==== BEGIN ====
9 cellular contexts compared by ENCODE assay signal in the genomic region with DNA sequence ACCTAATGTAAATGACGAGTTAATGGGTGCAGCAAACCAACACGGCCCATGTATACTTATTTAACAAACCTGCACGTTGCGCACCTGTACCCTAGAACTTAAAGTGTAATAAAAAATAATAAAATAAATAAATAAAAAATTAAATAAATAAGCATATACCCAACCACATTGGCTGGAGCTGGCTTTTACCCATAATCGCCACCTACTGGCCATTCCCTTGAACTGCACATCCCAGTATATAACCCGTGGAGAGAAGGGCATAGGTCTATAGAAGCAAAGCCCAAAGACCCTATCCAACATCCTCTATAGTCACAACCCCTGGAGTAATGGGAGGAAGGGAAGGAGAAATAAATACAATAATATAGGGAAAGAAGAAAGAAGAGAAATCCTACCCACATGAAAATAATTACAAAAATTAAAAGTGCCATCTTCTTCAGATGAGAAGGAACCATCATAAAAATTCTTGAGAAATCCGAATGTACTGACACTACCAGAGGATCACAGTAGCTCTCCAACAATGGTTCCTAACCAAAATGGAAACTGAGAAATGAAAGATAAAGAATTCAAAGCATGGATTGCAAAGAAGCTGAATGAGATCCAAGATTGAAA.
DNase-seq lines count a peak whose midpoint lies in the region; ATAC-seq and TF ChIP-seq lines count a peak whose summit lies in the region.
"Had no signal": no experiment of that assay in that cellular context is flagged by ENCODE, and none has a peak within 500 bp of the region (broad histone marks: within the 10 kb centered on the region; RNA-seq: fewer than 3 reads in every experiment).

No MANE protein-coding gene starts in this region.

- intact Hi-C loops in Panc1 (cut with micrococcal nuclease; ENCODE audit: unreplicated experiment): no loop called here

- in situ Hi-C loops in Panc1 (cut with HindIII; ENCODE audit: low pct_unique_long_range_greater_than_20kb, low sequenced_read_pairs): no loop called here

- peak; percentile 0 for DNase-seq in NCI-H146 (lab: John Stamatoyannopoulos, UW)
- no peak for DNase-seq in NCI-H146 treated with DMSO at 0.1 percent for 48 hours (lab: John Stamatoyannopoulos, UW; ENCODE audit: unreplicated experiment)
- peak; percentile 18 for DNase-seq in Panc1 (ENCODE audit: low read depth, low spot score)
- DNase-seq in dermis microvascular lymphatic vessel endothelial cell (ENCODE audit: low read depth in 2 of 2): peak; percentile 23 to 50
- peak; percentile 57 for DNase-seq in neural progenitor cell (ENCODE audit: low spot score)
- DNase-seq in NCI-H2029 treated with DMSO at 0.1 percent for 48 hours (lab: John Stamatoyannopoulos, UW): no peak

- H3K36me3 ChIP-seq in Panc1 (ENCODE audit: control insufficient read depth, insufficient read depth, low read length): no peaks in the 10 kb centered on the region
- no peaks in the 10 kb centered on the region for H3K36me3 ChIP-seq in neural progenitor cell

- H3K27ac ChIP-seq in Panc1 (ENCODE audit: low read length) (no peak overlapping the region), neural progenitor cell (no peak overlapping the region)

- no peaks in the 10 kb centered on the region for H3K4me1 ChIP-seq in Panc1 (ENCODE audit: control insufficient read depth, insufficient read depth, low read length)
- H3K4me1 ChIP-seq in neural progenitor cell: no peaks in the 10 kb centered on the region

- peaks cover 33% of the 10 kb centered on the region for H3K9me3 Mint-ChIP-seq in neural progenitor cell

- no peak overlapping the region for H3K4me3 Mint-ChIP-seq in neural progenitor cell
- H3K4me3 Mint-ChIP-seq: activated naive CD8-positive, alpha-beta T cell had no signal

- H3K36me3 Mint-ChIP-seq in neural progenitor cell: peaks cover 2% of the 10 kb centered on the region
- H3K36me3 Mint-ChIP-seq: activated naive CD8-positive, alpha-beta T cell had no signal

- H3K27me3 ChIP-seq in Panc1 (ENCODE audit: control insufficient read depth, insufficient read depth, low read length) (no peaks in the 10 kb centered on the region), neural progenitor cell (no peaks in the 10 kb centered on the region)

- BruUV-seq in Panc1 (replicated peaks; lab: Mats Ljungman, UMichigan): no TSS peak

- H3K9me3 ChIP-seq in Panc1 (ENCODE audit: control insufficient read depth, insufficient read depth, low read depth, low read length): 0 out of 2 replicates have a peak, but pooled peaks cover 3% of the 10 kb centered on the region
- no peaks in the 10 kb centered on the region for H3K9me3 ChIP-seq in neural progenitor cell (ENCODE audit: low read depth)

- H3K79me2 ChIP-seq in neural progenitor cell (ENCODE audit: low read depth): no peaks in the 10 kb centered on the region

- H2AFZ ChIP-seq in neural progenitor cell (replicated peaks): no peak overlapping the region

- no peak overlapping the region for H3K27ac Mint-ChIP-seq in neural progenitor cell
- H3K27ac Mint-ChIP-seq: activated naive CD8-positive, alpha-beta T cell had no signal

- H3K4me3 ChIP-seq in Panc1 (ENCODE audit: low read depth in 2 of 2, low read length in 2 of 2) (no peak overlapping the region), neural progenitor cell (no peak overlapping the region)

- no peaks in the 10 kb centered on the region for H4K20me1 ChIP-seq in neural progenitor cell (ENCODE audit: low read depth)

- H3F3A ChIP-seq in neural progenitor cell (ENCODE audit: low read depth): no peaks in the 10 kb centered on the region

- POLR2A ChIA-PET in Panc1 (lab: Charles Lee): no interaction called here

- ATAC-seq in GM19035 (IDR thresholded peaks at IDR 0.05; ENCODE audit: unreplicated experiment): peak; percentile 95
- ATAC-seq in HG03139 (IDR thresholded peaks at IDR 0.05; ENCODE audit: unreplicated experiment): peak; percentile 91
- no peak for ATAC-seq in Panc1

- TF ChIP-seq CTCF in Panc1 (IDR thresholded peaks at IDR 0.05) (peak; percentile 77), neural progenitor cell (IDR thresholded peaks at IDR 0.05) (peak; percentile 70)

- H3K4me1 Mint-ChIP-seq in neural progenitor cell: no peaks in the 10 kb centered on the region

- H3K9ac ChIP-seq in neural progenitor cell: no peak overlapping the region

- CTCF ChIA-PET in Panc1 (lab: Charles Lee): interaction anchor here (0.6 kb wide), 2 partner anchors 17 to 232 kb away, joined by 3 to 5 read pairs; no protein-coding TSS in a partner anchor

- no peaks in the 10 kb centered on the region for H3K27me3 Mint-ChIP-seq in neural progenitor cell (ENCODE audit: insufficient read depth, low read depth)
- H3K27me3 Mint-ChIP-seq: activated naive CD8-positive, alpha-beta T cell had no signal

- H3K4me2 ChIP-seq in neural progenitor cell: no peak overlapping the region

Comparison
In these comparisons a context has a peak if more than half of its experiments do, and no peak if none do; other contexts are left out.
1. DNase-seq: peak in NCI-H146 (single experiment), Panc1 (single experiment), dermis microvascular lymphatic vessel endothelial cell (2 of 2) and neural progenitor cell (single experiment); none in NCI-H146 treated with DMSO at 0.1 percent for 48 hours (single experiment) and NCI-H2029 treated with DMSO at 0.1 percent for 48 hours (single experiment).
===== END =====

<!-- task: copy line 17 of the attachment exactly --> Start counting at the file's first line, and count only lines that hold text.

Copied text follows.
- H3K4me1 ChIP-seq in neural progenitor cell: no peaks in the 10 kb centered on the region